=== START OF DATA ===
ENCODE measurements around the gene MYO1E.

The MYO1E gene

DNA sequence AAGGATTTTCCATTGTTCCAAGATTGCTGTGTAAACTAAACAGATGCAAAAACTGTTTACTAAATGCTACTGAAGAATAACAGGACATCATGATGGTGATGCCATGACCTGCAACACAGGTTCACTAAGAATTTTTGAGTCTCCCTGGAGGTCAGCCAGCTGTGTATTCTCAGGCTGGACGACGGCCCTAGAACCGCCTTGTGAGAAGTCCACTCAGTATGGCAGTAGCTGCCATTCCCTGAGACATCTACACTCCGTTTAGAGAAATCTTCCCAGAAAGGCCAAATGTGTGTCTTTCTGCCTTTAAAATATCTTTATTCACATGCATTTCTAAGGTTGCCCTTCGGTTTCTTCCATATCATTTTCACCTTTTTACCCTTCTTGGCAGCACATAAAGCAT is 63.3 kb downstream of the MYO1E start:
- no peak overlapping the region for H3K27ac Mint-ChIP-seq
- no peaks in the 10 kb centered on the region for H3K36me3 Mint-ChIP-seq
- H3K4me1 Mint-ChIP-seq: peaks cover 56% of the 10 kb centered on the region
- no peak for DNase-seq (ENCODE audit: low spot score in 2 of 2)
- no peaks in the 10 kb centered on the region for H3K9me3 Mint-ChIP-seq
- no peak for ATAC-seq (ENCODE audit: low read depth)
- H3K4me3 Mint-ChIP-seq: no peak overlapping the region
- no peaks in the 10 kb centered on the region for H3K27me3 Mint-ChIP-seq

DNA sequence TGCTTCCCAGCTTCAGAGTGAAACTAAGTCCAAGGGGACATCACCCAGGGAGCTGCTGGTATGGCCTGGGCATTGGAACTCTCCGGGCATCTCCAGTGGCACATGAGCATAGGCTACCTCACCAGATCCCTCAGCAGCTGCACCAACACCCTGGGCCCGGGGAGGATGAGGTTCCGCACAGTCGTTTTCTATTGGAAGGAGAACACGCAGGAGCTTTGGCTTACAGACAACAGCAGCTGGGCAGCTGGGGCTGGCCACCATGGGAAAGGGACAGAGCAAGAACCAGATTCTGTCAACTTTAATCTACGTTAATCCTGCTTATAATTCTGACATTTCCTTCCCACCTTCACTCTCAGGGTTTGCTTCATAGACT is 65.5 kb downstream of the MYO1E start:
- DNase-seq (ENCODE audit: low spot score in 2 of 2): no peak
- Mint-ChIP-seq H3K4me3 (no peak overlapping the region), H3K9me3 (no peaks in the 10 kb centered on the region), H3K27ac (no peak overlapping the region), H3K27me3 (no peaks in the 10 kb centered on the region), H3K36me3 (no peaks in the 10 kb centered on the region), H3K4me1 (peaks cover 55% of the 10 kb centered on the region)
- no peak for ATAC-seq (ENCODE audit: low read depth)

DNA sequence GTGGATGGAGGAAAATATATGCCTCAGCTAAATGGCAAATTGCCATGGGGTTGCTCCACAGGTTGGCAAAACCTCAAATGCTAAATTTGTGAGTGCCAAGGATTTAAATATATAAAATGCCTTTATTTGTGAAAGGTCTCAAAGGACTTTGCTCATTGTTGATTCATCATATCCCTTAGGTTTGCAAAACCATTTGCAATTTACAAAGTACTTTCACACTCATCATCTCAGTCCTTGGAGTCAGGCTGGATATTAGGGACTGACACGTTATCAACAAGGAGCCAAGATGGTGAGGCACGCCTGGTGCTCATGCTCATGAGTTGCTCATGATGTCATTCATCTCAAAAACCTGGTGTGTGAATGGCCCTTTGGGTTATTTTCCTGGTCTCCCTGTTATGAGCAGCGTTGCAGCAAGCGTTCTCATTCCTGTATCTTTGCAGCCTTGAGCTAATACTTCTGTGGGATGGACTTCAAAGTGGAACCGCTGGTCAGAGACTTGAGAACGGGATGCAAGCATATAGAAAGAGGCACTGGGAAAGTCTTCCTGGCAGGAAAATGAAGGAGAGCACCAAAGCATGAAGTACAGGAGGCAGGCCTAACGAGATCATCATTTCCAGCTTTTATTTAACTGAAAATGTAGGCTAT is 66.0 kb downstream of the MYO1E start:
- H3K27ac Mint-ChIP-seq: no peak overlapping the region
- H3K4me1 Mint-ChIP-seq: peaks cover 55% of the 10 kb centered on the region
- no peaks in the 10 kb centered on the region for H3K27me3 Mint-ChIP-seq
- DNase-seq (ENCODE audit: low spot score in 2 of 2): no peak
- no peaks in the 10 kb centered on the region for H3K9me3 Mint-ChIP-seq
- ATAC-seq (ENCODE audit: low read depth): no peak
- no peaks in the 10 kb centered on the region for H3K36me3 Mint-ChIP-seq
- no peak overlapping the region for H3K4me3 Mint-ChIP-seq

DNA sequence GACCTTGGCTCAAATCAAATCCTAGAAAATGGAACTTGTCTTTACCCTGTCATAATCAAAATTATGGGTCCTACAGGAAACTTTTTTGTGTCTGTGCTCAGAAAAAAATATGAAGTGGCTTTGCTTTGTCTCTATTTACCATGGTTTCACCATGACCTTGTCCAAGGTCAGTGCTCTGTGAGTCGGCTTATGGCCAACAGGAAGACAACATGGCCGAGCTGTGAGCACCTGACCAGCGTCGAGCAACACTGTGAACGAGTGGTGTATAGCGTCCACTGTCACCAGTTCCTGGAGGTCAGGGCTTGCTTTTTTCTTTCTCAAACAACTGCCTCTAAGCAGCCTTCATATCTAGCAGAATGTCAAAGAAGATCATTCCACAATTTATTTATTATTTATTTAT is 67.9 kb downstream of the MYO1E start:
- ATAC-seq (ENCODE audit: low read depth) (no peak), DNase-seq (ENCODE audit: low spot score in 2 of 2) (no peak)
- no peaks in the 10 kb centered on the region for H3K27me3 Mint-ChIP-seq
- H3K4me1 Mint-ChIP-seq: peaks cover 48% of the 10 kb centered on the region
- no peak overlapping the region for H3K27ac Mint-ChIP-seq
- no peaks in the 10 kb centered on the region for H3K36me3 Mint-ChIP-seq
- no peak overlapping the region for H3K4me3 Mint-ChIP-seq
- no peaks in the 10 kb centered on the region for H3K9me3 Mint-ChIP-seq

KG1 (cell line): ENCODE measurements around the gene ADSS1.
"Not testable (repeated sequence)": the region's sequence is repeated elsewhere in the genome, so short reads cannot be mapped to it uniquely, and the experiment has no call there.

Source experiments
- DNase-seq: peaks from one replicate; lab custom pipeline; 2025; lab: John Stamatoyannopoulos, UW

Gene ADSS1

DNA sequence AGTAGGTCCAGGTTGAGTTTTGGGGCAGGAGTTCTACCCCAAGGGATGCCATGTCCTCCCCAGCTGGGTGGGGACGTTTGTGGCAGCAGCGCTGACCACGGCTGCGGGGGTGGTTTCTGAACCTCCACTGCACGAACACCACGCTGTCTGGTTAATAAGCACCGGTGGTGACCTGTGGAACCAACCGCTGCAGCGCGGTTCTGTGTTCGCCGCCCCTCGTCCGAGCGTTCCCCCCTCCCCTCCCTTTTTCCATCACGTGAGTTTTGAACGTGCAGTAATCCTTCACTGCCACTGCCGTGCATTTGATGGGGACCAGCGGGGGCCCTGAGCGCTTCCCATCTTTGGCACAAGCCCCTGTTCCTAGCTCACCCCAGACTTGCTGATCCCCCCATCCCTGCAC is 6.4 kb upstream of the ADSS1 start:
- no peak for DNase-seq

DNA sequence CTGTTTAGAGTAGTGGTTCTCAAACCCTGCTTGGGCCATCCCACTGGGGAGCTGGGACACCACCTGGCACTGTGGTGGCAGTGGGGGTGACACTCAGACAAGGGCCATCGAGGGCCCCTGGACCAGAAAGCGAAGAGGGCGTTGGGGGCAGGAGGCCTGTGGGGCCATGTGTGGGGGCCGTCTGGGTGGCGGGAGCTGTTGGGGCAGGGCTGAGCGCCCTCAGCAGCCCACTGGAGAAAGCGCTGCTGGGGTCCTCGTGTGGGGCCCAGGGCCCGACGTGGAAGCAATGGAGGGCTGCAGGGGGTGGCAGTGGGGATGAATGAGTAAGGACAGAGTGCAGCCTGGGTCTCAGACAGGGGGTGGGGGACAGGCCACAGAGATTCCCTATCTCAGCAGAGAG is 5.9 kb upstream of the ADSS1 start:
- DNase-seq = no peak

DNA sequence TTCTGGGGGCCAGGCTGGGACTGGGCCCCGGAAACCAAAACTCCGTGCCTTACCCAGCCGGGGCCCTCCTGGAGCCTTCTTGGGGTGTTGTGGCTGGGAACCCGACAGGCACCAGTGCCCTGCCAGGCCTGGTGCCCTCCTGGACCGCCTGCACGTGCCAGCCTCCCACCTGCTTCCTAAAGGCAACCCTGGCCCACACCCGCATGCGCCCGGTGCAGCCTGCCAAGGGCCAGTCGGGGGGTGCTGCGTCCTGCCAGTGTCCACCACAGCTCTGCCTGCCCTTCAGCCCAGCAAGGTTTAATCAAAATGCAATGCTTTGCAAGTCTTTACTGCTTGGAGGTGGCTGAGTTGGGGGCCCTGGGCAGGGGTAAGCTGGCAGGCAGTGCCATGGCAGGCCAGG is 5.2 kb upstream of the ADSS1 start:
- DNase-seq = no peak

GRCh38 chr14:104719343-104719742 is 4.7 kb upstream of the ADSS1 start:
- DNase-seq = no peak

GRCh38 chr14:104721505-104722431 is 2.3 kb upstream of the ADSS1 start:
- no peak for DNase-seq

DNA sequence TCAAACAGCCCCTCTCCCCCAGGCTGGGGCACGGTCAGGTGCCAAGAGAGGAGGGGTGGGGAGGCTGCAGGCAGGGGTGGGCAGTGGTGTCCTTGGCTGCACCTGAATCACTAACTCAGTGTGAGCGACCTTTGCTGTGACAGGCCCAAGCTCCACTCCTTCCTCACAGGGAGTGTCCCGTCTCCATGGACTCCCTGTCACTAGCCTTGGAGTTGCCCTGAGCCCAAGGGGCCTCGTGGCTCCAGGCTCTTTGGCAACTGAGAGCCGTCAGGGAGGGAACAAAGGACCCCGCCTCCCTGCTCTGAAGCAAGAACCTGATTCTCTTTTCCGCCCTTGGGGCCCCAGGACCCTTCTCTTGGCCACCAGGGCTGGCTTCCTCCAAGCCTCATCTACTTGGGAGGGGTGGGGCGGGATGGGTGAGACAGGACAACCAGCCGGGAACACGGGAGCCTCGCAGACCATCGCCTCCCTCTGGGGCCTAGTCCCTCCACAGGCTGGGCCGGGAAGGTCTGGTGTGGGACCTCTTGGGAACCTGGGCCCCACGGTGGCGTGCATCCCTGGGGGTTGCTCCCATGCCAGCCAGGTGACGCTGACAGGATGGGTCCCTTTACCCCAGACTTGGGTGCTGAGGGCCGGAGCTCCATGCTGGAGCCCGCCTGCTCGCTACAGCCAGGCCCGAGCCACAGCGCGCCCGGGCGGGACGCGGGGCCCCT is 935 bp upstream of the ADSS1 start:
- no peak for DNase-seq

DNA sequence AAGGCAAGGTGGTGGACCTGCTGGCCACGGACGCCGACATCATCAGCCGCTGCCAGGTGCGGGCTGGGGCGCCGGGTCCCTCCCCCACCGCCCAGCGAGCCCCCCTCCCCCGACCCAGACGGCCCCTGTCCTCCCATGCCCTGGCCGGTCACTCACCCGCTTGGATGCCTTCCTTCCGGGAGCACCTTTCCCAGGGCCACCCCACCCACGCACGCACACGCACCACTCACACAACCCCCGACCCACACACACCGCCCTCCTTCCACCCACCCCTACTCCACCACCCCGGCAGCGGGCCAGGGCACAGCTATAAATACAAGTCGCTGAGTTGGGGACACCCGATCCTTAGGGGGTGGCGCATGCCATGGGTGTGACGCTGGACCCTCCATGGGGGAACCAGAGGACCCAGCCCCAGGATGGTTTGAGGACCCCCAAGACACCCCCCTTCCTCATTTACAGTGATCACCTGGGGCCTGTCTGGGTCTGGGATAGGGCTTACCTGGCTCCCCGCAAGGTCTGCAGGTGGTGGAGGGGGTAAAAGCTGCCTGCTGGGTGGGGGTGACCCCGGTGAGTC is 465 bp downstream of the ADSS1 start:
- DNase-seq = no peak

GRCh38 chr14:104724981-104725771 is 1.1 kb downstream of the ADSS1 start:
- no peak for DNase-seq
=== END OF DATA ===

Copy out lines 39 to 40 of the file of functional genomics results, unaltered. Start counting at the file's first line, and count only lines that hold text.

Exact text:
- no peak for DNase-seq

DNA sequence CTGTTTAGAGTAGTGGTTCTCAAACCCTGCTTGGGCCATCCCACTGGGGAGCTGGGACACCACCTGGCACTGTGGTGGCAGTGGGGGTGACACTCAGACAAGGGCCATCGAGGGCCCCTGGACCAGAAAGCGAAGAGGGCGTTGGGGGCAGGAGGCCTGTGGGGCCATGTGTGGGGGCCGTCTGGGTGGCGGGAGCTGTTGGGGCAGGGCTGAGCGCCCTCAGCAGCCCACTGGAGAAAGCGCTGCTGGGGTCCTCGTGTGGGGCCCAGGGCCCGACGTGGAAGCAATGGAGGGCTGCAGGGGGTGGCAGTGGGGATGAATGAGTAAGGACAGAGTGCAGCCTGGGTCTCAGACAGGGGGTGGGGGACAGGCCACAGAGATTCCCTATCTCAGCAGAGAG is 5.9 kb upstream of the ADSS1 start: